Why do we always beat ourselves up when we make mistakes? Are we afraid of judgment? Weighed down by the drive for perfection? Our inner voices seem to be so critical. I know mine is!

When I am overwhelmed by my busy schedule, I fall into a pattern of self-chastising. My house is messy. My kids have eaten scrambled eggs for dinner two nights in a row. I don’t play with my kids enough. I lost my temper. I can keep going, but the list becomes tedious and boring.

If we are going to change our attitudes towards making mistakes and experiencing failure, we need to give ourselves a break! We need to create some room to be imperfect. If mistakes are met with self-criticism, it becomes the breeding ground for fear of failure.

When faced with difficult life situations, or when confronting mistakes, try responding with kindness towards yourself rather than with self-criticism and self-judgement. Self-compassion recognizes that mistakes are normal and that imperfection is what makes us human.

Self-compassion can simply be defined as treating yourself with the same love, kindness and concern that you would show a friend. As human beings, and especially creatures of the Western culture, we tend to show more compassion to others than we do to ourselves. Compassion is something we easily extend to our friends, children, families and colleagues. We reassure them that everything will be okay. We tell them that a mistake can be repaired. We soothe them and try to ease their pain. Why don’t we do this for ourselves? In order to increase our own resilience, we should take this same attitude and turn it inwards.

Self-compassion can be broken down into three separate traits: self-kindness, shared humanity and mindfulness. When life presents a challenge, one’s inner dialogue can make a profound difference. When practicing self-kindness, we are gentle and encouraging. We self-affirm and remind ourselves that we are doing the best that we can in a difficult situation. When we are kind to ourselves, we forgive our shortcomings and remember that no one expects us to be perfect.

It is important that we recognize that failure is a common experience for all humans. Everyone makes mistakes. Bad things happen to the best of us. Disappointment is normal and a part of our shared humanity. Sometimes we get stuck in the “Why me?” mentality. At that moment, we need to broaden our perspective and remember that everyone experiences adversity. Take comfort in the fact that you are not alone in your failure or your challenge. It can be helpful to reach out to others in these moments, seeking empathy, looking for comfort or asking for advice. Self-compassion and recognizing shared humanity combats the feeling of isolation that failure may bring. When we acknowledge the struggle of others, it becomes easier to take responsibility for our own actions and to plan for restorative action.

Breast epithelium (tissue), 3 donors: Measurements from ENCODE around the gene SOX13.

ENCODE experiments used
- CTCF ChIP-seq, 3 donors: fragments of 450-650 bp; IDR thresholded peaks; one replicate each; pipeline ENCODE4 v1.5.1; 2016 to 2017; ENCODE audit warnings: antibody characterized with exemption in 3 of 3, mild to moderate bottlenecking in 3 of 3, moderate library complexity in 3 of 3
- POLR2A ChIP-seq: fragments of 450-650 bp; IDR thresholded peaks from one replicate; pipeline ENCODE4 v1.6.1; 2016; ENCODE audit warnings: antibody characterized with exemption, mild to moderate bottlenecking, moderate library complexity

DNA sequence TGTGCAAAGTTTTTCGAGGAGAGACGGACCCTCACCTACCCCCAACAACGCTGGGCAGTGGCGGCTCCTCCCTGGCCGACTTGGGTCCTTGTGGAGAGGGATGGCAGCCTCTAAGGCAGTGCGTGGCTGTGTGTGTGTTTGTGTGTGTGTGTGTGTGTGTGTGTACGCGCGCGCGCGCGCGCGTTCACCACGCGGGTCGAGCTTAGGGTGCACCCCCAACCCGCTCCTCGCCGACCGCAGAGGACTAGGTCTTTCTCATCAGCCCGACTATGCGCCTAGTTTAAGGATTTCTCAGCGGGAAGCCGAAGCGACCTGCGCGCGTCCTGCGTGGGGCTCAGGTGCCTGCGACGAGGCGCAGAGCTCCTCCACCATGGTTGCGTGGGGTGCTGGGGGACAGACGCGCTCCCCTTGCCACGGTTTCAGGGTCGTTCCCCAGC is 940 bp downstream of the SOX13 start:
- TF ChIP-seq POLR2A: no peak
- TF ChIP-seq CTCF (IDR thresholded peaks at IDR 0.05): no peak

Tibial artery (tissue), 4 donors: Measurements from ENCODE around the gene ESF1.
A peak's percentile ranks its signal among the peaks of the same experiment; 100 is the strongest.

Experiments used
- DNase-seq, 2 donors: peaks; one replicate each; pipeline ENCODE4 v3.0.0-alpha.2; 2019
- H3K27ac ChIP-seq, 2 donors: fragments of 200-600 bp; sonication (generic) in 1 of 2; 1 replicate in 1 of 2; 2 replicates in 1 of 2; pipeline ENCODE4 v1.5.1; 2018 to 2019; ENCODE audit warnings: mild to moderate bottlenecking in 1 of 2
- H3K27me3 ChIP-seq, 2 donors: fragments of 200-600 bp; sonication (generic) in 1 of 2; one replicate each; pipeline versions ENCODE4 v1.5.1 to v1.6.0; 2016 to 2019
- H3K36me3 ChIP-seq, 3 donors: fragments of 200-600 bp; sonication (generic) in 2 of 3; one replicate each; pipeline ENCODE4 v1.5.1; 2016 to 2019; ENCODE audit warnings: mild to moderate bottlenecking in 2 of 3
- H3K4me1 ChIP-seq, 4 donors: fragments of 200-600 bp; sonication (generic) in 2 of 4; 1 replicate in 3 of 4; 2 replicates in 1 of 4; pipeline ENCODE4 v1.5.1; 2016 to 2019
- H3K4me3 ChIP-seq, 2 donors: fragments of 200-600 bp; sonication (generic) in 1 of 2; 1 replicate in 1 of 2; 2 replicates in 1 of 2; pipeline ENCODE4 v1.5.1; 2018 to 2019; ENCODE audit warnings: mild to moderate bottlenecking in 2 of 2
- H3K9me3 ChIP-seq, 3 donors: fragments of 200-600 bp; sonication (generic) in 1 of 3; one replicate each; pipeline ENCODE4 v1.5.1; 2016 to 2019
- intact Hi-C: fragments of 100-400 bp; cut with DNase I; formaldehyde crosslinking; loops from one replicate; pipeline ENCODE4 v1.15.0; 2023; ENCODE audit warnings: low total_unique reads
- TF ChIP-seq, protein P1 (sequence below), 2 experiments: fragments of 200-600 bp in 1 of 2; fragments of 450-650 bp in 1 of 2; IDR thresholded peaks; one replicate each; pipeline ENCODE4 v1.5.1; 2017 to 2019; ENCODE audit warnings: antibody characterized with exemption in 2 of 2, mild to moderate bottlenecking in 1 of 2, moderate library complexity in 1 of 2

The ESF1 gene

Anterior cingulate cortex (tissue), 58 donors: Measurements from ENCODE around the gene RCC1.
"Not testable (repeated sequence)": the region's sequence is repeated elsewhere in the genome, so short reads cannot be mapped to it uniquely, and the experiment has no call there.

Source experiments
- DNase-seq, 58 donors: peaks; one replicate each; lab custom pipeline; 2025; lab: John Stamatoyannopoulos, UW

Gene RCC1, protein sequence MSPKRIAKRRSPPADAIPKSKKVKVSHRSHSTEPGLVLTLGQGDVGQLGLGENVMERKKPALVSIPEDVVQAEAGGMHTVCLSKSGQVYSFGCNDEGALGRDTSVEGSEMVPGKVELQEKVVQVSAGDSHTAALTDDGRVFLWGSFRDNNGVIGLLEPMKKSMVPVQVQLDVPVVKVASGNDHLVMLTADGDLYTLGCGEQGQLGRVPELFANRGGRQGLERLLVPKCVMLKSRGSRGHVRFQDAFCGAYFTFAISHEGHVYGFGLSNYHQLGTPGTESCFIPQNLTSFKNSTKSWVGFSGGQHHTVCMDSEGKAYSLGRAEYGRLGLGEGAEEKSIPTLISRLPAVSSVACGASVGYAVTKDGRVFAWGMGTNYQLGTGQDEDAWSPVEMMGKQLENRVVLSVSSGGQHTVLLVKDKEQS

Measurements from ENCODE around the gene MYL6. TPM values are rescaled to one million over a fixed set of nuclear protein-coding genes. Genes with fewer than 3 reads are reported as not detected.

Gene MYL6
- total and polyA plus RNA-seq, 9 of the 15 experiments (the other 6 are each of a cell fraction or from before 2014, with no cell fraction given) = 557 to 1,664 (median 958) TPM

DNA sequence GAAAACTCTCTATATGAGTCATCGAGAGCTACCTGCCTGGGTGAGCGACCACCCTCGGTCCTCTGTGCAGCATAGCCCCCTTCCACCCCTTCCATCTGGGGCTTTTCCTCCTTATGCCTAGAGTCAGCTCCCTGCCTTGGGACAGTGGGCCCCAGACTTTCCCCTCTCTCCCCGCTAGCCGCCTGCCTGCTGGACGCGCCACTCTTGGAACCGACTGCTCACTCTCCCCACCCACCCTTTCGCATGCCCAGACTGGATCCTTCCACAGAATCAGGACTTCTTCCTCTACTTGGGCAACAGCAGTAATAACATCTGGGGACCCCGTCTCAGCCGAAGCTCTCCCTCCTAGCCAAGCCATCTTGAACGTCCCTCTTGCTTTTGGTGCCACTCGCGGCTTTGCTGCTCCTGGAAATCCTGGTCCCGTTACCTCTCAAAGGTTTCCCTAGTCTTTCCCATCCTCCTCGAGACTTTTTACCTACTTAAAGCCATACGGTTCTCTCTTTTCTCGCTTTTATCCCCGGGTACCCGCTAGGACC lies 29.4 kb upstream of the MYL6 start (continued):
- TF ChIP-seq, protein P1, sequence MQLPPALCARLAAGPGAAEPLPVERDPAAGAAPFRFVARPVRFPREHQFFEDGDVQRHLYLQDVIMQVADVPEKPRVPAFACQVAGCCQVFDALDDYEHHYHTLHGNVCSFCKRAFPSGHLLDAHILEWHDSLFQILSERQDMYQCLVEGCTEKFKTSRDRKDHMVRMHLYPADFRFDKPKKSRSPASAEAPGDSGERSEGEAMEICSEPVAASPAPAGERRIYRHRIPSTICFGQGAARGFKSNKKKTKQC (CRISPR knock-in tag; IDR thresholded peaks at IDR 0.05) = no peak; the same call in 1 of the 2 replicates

Mindfulness is the ability to be in the moment, aware of one’s own thoughts and emotions, both positive and negative. To be self-compassionate does not mean that we repress or ignore negative feelings. By definition, compassion cannot be practiced without the acknowledgment of pain and suffering. Mindfulness encourages us to recognize negative feelings and circumstances and to look at it without judgement. Sometimes, we can become so focused on problem solving that we forget to consider our emotions. When one is being mindful, they are able to acknowledge a challenge and the way it makes them feel. However, we must not ruminate in negativity, but simply feel it, show compassion to ourselves and then develop a plan to move on or improve the situation, if we can.

As parents, we can be exceptionally hard on ourselves, yet it is important to remember that little ears are always listening and little eyes are always watching. How we treat ourselves sets an example for our children. If we self-chastise, our children may find this behaviour normal and begin to lack forgiveness for their own errors.

Teaching self-compassion to children can have wonderful benefits. Aside from preventing fear of failure, self-compassion is directly linked to one’s level of self-esteem. Very often, people measure their own self-worth in terms of appearance, performance and social approval. These measures, however, can be unstable. What happens to our self-esteem when we fail? People who are self-compassionate tend to have an increased level of self-esteem, for they are able to separate the action of failure from the quality of who they are as a person. Mistakes and challenge are merely a circumstance and does not define who we are.

Along with a higher level of self-esteem, self-compassionate people can be happier, more optimistic and have an increased life satisfaction, perceived confidence and motivation. They have a healthier physiological response to stress and a reduced rate of negative emotions such as anxiety, depression, rumination, shame, perfectionism and fear of failure. People who practice self-compassion lack self-criticism, for perceived weakness is less threatening and they are aware enough to recognize and manipulate a negative mindset. Don’t we want this for ourselves and for our children?

When you make a mistake, as inevitably you will, remember to be kind. Failure is very rarely catastrophic, more often coming in the form a momentary setback. Acknowledge your feelings and practice self-care. Do a yoga class. Go for a run. Talk about it with a friend, over coffee.

Show kindness and forgiveness to yourself and then carry on. If you struggle to practice self-compassion for the sake of your own well-being, then do it for your children. They may not thank you, but they will grow up learning to be kind to others as well as to themselves.

Kelly Cleeve is a passionate educator with 14 years experience. She is a graduate student at the University of British Columbia, a wife and a mother of two beautiful boys.